Jump to content
  • Advertisement

Anselmo Fresquez

  • Content Count

  • Joined

  • Last visited

Community Reputation

85 Neutral

About Anselmo Fresquez

  • Rank
  1.   So do explain... who determines who is and is not qualified to "speak on things"?    Because I'm really, really curious here... what are all of your qualifications? Let's not just go based on presumptions and throw our weight around like pompous asses, let's talk brass tacks and actual qualifications.   Where are your games?   Because obviously as someone who is not only the only qualified person to even speak about these things, but also qualified to determine who is and isn't "allowed to speak" you must undoubtedly be a hugely successful indie developer. I only say this because I know lots of other people who are apparently not "qualified to speak" either who actually are successful indie game developers. And they don't go around touting their own self-importance on a stick. They're humble, down-to-earth people, generally interesting to have a conversation with and they for sure wouldn't sit around anonymously sandbagging other people for offering their thoughts. If they were going to disagree with somebody, it would be open because the people I hang out with have enough guts to show their faces.   So yeah, I don't really care about this place. I haven't seen anything that would make me want to join this community and post regularly. It seems like a bunch of guys with antiquated notions of game development, stuck with a laserlike focus on efficiency when efficiency stopped mattering ten years ago, when computer's started shipping with GB of ram STANDARD, today we can focus on making good games and improving our workflows and productivity and people with even a moderately good grasp of programming can (AND DO) make games that do make money, right now, in this market.    So no, I reject your premise that only certain people are "allowed to speak" on matters.   Not that I'm expecting any kind of actual response from a community where the longest post I've read so far is one explaining how your Machiavellian reputation system is actually a good thing, you know, as long as you're the one doing the down voting.   And that's what I have to say about that. If you have anything to say, I'd love to hear it.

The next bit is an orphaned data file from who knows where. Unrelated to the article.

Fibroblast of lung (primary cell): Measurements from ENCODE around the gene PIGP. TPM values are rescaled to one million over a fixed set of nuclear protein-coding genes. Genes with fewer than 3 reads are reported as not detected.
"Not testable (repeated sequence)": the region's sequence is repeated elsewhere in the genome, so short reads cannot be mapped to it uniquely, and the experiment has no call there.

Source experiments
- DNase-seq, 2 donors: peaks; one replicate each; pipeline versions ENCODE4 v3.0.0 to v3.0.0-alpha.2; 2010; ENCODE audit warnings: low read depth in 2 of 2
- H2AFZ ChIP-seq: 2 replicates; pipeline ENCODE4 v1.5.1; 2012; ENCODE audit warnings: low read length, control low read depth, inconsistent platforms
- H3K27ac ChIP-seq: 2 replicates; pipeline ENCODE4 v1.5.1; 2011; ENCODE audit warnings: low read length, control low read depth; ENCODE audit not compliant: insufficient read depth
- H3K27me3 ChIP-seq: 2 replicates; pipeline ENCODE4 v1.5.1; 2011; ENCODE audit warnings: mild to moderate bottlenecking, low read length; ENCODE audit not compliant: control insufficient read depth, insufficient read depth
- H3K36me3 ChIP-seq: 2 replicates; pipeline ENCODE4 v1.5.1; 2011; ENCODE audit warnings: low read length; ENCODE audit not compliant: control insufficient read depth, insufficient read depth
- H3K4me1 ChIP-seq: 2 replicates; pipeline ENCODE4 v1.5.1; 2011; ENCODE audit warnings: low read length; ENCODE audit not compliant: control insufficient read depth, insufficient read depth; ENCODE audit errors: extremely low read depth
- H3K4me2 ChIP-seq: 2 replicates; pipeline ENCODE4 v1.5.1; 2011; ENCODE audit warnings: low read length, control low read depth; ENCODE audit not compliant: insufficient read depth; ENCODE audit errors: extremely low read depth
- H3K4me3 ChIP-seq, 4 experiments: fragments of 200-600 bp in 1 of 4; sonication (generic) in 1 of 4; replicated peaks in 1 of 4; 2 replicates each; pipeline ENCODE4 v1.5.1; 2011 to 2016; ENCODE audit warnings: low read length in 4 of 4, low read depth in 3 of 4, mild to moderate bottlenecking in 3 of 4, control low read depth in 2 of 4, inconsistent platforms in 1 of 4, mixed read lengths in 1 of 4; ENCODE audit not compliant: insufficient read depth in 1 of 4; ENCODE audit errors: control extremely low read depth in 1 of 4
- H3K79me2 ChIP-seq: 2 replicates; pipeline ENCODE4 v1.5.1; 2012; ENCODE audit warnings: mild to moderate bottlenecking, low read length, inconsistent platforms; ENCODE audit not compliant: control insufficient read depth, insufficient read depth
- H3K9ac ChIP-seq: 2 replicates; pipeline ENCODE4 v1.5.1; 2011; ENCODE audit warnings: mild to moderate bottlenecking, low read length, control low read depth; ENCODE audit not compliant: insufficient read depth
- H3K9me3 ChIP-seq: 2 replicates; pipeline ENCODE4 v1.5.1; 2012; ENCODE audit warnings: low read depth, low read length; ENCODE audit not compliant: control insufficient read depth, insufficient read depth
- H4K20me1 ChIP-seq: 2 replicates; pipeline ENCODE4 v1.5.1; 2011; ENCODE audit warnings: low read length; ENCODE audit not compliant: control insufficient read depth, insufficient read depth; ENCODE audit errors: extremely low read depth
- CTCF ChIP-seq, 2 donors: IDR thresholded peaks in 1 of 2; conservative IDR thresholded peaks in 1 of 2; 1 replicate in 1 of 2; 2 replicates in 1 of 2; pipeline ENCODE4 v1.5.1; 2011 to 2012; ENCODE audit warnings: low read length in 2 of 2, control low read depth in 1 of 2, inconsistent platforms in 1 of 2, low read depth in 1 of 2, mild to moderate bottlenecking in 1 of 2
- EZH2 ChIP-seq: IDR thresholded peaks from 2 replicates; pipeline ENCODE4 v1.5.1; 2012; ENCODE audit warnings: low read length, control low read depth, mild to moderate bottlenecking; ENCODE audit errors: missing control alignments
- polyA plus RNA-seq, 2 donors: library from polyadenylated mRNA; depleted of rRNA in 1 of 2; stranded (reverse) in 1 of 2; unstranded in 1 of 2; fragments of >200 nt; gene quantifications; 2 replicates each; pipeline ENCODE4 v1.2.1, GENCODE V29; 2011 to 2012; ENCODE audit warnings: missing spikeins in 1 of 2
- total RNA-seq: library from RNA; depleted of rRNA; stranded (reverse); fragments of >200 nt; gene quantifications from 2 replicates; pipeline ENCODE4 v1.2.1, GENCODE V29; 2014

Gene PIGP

2.   Unnecessarily large class hierarchies are bad for sure, but not for the reasons you cite. Whether your hierarchy is 2 or 20 levels deep has no particular impact -- it makes vtables bigger, presumably, but those aren't stored per-instace so it doesn't make your game objects any bigger or less cache-friendly. In general, any kind of indirection, itself, implies a high likelihood of cache unfriendliness so there can be an impact there, and a system that relies on virtual dispatch does opt-in to that penalty, its true. Still, virtual dispatch is sometimes exactly what you need, and you're unlikely to implement a faster general-purpose solution.   The bigger problem with large (specifically deep) class hierarchies is that they're difficult to maintain, extend, refactor, and even reason about, thus they become a fairly rigid part of the whole once they get entrenched. Specifically, the troublesome anti-pattern is the propensity of people who don't really understand OOP or good practices (often people coming from a dogmatic Java-esque background) to reach for inheritance as the only solution for solving the "but something is different" problem. Inheritance should be used appropriately to model the actual relationships between objects;, to use inheritance simply because it conveniently provides for what should be an implementation detail is usually not the right approach (or at least, if it is, then it should probably be encapsulated in a separate hierarchy.that contains that single responsibility, rather than into the original class.)       Its generally good form to respond and correct someone if you feed the need to vote them down, but sometimes this has already been done. There are certain people who's attitude or way of behaving is a lightning-rod for down-votes, and sometimes they're unfairly persecuted but in general the system works remarkably well if you're trying to get along and don't try to speak on things you aren't qualified to. It costs those doing the rating a point of their own to cast a downvote, and they gain a point for casting an up-vote, so those being downvoted have usually earned it -- of course, everyone has different criteria on which they judge whether someone is (un)helpful. One clear, however, is that the quickest way to continue being downvoted is to complain about being downvoted -- if you're genuinely concerned about being unfairly persecuted regularly, speaking to a mod is probably the best course of action, rather than complaining about it, especially complaining about it in the thread where you've been downvoted.     I don't think I'm being persecuted, I just think that anonymously sandbagging somebody while offering zero reason why is pointless. Especially if you then offer absolutely nothing to further the discussion yourself. Also, your system having upvotes to vote others down is fundamentally flawed to its core. That means those who become popular can destroy anybody who they decide is wrong. You've basically engineered the world's most perfect clique system and instead of leaving it to the gray area of human nature to decide who is and isn't considered cool, you've modeled high school and encoded it into your web forum.   I actually find it disgusting, and I won't be returning.